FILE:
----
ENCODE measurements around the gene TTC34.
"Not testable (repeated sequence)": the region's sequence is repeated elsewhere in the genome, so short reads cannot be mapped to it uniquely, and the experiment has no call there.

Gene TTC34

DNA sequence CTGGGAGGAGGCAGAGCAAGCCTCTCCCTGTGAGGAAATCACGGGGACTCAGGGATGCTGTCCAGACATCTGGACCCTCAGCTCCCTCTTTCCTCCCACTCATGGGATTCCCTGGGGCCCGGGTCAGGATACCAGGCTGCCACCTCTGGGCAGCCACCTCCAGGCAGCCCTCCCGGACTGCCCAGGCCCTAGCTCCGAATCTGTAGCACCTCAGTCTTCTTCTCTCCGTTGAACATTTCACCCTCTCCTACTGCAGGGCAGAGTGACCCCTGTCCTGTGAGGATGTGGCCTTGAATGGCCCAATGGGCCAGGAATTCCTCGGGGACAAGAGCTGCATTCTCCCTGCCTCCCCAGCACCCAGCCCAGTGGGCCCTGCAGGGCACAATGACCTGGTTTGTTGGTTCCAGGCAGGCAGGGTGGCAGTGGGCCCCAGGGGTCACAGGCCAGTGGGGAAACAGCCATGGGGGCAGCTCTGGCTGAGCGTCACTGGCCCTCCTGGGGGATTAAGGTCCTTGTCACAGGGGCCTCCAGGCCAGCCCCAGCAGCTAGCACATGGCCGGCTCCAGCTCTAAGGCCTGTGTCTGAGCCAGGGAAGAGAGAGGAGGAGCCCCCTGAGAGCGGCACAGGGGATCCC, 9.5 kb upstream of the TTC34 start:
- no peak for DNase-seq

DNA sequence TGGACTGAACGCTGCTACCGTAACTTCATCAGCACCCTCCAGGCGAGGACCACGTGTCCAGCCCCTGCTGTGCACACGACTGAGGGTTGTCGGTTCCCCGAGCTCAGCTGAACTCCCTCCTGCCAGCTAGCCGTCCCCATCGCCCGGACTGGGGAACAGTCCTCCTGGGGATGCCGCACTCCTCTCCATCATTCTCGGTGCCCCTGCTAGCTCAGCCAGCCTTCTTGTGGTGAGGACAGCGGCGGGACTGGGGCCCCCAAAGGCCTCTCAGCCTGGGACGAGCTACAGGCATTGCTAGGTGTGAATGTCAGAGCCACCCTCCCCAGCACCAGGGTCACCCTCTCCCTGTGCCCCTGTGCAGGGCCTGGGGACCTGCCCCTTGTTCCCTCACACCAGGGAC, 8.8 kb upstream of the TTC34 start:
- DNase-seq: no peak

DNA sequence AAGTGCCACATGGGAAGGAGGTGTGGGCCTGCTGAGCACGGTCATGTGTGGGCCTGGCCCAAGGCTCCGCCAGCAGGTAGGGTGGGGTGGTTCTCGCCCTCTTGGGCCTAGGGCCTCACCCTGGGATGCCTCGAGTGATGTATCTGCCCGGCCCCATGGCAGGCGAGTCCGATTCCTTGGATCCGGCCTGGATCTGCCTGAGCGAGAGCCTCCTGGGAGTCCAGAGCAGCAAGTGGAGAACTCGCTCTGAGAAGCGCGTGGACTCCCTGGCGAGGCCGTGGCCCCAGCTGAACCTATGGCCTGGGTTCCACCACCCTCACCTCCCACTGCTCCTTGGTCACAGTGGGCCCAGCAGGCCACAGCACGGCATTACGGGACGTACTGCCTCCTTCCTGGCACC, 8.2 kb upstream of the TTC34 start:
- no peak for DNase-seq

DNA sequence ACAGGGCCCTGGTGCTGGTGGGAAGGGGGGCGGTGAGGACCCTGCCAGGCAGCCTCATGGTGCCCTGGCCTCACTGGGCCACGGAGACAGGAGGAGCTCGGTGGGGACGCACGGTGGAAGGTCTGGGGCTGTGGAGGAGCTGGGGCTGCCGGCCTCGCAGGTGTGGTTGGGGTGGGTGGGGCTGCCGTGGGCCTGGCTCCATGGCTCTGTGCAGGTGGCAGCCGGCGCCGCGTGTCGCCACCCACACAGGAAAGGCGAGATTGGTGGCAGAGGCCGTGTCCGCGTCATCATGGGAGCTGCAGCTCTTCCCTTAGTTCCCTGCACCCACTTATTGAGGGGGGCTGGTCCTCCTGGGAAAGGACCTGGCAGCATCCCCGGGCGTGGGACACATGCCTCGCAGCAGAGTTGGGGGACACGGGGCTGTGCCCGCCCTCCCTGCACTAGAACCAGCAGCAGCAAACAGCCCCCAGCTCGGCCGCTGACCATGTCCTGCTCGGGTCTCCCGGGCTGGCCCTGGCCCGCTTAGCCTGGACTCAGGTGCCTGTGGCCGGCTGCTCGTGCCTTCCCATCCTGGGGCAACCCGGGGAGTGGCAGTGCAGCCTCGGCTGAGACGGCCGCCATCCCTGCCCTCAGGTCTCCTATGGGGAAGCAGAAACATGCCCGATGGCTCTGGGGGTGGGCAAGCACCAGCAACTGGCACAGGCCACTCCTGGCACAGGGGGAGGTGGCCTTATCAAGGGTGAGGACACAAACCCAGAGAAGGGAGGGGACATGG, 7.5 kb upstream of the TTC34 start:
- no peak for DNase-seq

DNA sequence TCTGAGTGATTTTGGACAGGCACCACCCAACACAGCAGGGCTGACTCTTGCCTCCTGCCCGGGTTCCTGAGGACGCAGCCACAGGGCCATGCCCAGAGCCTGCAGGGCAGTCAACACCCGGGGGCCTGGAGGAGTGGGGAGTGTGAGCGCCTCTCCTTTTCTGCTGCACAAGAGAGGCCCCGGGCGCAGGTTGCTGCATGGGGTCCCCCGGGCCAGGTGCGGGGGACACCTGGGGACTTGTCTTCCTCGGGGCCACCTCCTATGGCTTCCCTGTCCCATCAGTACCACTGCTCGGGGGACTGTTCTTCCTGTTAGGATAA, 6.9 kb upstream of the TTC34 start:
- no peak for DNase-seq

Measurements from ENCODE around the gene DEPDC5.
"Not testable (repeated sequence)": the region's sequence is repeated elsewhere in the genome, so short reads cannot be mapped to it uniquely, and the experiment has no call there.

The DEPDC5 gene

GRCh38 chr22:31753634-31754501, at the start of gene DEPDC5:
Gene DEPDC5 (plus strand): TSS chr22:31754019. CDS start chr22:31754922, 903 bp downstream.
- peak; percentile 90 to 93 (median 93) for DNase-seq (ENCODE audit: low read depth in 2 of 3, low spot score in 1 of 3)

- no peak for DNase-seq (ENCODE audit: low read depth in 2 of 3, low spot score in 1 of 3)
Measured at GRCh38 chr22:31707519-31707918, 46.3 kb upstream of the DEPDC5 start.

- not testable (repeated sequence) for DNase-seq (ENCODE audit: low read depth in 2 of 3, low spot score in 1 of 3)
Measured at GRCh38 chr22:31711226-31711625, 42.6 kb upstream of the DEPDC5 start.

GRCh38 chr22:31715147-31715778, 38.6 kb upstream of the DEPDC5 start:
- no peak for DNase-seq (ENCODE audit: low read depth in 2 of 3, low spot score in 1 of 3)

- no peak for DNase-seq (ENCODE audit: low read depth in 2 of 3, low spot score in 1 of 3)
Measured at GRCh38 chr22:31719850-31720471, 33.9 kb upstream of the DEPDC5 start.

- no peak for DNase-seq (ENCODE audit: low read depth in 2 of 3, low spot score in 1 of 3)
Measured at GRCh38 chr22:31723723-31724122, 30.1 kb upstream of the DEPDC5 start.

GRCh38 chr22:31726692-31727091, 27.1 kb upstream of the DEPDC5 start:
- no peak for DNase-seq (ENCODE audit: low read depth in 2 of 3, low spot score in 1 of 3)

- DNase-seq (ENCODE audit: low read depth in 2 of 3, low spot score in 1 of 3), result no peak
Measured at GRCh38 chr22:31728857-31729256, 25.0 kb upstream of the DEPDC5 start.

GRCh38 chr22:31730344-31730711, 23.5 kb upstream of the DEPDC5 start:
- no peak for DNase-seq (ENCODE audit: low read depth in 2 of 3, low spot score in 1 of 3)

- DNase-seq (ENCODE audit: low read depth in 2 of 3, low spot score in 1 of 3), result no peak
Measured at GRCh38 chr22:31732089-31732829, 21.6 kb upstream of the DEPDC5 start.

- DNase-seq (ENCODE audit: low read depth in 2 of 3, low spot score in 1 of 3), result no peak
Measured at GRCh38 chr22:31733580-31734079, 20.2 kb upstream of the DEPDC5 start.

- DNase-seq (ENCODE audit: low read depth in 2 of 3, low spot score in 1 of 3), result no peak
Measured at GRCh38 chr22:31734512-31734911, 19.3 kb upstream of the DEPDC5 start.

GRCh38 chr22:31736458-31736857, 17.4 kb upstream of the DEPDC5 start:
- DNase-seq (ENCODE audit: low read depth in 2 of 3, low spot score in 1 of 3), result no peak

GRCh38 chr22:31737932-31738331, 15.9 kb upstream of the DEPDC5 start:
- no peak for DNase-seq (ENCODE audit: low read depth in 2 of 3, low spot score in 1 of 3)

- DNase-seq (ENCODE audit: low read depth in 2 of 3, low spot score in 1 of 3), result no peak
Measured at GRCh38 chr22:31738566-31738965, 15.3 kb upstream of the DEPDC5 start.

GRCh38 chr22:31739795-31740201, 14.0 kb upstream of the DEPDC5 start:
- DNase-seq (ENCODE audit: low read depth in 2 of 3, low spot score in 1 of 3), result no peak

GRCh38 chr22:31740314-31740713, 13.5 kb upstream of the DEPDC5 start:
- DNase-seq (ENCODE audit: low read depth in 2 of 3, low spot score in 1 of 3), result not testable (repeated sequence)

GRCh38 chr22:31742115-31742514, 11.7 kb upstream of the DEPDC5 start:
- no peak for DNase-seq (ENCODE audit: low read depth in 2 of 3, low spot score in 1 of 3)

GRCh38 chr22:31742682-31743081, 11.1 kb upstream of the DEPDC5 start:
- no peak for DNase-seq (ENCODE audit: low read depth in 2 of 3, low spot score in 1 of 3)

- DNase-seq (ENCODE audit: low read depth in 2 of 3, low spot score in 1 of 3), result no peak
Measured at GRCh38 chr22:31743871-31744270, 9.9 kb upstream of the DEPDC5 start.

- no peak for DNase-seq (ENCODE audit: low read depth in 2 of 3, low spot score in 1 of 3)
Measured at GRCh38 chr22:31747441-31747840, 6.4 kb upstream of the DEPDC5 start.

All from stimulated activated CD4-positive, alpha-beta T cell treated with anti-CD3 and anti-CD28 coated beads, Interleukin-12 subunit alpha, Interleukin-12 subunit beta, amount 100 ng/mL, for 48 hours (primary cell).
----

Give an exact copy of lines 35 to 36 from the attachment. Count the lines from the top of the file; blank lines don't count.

- no peak for DNase-seq (ENCODE audit: low read depth in 2 of 3, low spot score in 1 of 3)

- DNase-seq (ENCODE audit: low read depth in 2 of 3, low spot score in 1 of 3), result no peak